Watch out employers: your non-compete and no-poaching agreements may also be considered anti-competitive in South Africa
8 August 2023
by Ryan Goodman, Lameez Mayet and Erykah Rantho
With competition authorities worldwide scrutinising the labour market, non-compete and no-poaching agreements between employers and employees may be regarded as anti-competitive under certain competition laws and regulations. Given the additional public interest and employment focus of the South African Competition Act, 1998 (as amended), the South African competition authorities could soon turn their attention to tackling practices impacting South African labour markets. South African employers should therefore make sure that their labour practices align with competition imperatives.
Non-compete agreements are entered into between an employer and the employee. They prevent employees from competing with their former employer either by accepting employment with the employer’s competitors or by entering into the same or similar business, for a specific period or within a specific geographic area after their employment ends. Traditionally, non-compete agreements may serve a legitimate purpose in protecting the proprietary interests of an employer and may also work to encourage employers to invest in employees.
No-poaching agreements are entered into between two or more employers to prevent an employer from poaching the employees of another employer. The agreements may be entered into with or without the knowledge of affected employees and may entail employers agreeing not to hire the other’s former employees for a set time even after the termination of their employment contract.
The recent approach of foreign competition authorities to non-compete and no-poaching agreements
The first half of 2023 has seen competition authorities across the globe focus their attention on the impact and regulation of labour practices, including not only non-compete and no-poaching agreements but also wage-setting and the sharing of relevant employee/employment information.
In February 2023, the UK’s Competition and Markets Authority (the “CMA”) published guidance to employers highlighting the anti-competitive nature of no-poaching agreements, wage-fixing agreements, and information sharing, which it noted may constitute business cartels. The guidance further included advice for businesses to understand competition law and not to enter into such agreements and to seek leniency from the CMA where such agreements have been concluded.
The law on non-compete clauses in the UK has historically been developed in terms of the common law and the general practice has been to allow the enforcement of non-compete agreements for up to twelve months, depending on what is reasonably necessary to protect the employer’s legitimate business interests. However, in May 2023, the UK Government published a policy paper titled “Smarter Regulation to Grow the Economy”, where it proposed to limit the duration of non-compete clauses in employment contracts to just three months. As we understand it, the UK has adopted this stance on the basis that there are economic benefits to limiting non-compete agreements because their limitation makes it easier for people to start their businesses or find employment elsewhere, which is beneficial for the overall economy and has the potential to drive economic growth through greater competition and innovation.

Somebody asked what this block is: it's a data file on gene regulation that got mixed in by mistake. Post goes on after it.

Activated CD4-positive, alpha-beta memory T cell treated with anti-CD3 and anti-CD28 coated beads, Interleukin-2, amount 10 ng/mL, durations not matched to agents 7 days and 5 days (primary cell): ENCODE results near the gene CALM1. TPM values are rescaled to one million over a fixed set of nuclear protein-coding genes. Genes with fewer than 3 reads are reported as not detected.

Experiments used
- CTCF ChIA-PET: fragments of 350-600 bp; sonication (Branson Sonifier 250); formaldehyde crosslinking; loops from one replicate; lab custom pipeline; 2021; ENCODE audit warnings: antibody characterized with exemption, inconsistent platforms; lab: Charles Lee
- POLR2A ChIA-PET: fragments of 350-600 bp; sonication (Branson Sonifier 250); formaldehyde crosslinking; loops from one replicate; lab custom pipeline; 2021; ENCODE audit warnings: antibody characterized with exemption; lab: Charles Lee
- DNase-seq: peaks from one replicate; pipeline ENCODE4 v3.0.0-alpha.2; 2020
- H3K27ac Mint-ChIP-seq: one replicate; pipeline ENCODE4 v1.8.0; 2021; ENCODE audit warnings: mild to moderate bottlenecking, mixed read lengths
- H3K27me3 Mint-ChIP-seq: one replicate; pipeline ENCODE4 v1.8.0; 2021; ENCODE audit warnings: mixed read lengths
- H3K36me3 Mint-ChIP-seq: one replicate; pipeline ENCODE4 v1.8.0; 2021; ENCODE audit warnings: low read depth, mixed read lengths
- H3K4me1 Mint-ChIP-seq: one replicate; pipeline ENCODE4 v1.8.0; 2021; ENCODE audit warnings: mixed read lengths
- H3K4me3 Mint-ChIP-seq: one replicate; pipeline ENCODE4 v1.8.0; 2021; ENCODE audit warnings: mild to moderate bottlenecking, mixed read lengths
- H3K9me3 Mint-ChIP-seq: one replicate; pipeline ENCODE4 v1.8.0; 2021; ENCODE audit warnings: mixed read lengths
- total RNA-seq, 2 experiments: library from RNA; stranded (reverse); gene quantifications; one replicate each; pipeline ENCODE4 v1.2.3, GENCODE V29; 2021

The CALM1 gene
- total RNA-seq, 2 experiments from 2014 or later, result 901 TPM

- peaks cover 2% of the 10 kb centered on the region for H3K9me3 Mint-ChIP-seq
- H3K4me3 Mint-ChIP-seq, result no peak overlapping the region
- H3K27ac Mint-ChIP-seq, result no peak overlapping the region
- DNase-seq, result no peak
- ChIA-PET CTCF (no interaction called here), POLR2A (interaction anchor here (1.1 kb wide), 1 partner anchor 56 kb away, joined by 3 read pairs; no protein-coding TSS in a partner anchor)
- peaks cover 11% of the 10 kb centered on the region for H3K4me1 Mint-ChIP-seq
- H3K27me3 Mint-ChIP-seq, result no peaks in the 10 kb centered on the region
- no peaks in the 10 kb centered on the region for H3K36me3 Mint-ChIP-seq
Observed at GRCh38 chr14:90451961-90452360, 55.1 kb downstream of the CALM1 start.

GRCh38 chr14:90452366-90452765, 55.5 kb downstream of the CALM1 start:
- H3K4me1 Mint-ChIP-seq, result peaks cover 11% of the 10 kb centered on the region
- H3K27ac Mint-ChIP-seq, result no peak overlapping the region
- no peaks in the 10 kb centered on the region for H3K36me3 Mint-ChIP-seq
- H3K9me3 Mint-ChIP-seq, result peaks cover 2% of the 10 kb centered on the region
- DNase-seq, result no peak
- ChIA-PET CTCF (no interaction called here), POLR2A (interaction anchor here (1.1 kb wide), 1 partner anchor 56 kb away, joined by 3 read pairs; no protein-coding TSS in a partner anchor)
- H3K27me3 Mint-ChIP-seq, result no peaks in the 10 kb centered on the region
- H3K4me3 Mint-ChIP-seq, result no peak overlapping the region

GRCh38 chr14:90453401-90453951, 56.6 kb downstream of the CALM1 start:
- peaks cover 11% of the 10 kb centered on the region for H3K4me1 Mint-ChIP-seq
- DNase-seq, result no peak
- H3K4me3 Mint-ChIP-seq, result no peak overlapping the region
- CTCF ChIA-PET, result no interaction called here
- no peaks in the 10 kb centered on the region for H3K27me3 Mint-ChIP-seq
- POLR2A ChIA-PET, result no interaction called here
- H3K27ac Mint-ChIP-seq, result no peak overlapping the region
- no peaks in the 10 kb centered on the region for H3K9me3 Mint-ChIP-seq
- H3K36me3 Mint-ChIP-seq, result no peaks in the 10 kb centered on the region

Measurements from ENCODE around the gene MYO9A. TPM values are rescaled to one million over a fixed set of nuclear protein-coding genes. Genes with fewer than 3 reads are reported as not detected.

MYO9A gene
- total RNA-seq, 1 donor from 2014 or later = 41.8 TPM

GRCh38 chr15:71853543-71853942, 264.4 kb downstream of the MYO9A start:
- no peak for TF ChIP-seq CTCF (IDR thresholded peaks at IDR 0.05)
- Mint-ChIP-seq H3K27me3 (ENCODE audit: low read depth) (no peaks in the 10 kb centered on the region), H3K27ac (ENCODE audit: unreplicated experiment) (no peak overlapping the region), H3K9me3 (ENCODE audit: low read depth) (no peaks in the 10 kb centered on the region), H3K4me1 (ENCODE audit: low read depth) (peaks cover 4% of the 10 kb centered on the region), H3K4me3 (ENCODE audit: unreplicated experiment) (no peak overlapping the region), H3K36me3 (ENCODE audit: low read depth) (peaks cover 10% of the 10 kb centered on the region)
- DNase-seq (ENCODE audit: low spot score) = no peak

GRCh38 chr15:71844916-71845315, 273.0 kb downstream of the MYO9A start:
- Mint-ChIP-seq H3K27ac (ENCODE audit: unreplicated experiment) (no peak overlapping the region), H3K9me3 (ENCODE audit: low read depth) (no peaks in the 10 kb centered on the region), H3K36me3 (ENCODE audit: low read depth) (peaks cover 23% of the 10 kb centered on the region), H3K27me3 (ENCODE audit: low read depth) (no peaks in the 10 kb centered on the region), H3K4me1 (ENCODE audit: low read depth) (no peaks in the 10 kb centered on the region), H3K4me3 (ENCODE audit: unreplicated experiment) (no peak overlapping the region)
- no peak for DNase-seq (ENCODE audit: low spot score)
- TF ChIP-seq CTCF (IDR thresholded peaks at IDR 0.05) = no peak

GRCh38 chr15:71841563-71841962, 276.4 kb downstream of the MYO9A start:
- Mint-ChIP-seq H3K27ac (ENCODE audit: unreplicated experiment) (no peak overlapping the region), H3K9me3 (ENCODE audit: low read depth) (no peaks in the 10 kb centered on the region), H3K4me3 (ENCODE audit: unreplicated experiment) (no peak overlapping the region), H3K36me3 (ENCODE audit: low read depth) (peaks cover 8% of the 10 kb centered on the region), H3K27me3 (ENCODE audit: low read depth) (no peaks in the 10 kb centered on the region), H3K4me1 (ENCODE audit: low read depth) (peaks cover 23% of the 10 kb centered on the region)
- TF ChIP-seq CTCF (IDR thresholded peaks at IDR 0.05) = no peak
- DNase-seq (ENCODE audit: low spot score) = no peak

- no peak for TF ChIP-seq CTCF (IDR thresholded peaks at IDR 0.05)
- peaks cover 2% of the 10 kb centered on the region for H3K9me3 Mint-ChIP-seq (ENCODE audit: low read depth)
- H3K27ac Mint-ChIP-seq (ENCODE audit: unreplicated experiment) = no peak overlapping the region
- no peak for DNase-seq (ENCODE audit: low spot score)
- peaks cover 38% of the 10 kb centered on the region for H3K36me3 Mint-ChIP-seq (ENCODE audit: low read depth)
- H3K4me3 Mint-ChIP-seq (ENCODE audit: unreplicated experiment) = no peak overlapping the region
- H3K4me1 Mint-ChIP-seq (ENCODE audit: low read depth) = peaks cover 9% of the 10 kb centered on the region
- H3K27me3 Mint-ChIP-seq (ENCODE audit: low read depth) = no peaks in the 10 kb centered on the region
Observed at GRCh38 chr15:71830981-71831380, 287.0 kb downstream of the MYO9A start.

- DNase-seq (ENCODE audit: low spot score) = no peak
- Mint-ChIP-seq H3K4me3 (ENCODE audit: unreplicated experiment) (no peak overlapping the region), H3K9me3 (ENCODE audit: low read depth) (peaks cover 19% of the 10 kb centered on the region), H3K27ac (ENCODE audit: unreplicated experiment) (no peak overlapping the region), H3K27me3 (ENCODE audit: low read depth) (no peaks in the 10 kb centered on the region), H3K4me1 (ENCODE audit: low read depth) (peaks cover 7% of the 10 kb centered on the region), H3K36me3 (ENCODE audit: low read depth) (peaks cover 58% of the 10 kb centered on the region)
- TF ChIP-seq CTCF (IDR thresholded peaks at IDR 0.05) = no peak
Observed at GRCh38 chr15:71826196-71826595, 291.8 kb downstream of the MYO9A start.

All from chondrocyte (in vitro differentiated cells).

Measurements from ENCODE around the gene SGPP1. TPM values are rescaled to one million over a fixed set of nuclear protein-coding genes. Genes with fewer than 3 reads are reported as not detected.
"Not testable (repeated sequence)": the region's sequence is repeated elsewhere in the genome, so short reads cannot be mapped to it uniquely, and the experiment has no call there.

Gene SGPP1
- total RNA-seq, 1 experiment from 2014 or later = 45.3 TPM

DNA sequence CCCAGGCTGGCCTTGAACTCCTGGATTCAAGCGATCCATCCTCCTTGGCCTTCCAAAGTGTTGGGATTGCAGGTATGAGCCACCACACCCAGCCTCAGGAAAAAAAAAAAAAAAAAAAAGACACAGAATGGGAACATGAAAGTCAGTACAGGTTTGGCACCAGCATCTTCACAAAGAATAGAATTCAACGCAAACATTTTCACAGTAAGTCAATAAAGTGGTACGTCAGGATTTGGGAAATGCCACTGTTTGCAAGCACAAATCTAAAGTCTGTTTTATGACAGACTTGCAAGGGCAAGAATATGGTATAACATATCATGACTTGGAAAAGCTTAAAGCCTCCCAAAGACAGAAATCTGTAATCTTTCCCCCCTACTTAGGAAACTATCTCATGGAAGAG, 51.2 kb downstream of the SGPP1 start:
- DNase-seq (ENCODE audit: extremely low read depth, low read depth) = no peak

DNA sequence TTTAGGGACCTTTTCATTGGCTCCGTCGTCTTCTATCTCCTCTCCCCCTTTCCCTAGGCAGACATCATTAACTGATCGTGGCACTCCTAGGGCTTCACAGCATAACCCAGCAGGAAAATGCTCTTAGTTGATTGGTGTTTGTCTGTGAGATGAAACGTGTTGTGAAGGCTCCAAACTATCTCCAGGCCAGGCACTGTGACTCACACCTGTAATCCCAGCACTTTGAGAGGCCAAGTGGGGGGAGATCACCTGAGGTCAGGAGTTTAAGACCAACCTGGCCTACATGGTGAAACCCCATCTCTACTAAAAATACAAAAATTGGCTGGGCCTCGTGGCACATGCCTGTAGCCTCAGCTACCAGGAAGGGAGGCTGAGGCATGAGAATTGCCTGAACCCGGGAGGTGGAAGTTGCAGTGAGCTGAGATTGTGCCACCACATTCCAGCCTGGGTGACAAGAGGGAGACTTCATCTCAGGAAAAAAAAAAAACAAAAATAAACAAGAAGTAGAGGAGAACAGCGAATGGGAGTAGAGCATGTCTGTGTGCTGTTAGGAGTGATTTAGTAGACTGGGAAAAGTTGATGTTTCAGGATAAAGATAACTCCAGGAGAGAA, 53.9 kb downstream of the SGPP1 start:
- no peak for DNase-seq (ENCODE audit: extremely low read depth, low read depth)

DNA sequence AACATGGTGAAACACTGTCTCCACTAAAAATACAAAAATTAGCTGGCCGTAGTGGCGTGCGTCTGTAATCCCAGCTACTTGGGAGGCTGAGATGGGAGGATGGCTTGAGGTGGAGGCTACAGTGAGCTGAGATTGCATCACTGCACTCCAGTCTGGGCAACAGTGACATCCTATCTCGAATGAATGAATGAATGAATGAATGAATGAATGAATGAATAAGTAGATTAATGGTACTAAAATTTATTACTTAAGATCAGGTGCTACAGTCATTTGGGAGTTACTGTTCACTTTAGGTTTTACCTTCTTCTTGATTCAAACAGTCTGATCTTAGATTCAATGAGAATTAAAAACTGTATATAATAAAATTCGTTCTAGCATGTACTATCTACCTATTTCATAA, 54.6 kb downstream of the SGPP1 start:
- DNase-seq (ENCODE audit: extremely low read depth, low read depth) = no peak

While in the US, the Federal Trade Commission (“FTC”) and the Department of Justice (“DoJ”) have been tackling the competitive impact of these types of labour practices for over a decade now, in January 2023, the FTC proposed a specific law that would, subject to a few specific exceptions, prohibit firms from requiring their employees to sign non-compete agreements as they constitute unfair methods of competition in violation of Section 5 of the Federal Trade Commission Act (the “FTC Act”). The proposal from the FTC is currently in the process of being reviewed for public comment and a vote on the ban is, as we understand, likely to take place in the first quarter of 2024.
More specifically, it is noteworthy that, as recently as 1 July 2023, the State of Minnesota has implemented legislation prohibiting employers from entering into non-compete agreements with employees or independent contractors and the State of New York has also recently passed a Bill to prohibit non-compete agreements in New York and to allow individuals covered under the Bill to bring a civil action against employers.
An example of how the above approach has been adopted by the FTC is in the matters of O-I Glass and Ardagh Group S.A, Ardagh Glass Inc, and Ardagh Glass Packaging Inc (the “Respondents”), which were decided in February 2023. In these matters, the respondents were manufacturers and sellers of glass containers used for food and beverage packaging and required employees in different positions in the corporation to enter into non-compete agreements to prohibit workers from directly or indirectly being employed by or associating with any business that sells products and services in the USA that are the same or substantially similar to those of the respondents, without the respondents’ prior written consent.
The Respondents’ conduct was described as having the likely effect of harming competition, consumers, and workers in the glass container industry, reducing employee mobility, salaries and wages, benefits, and overall resulting in less favourable conditions for employees. It was alleged that the Respondents’ conduct constituted an unfair method of competition and contravened Section 5 of the FTC Act. As a result, the Respondents entered into consent orders with the FTC in terms of which the Respondents would cancel and release current and former employees in job positions identified in the orders from all non-compete agreements and would stop entering into non-compete agreements with employees in those positions.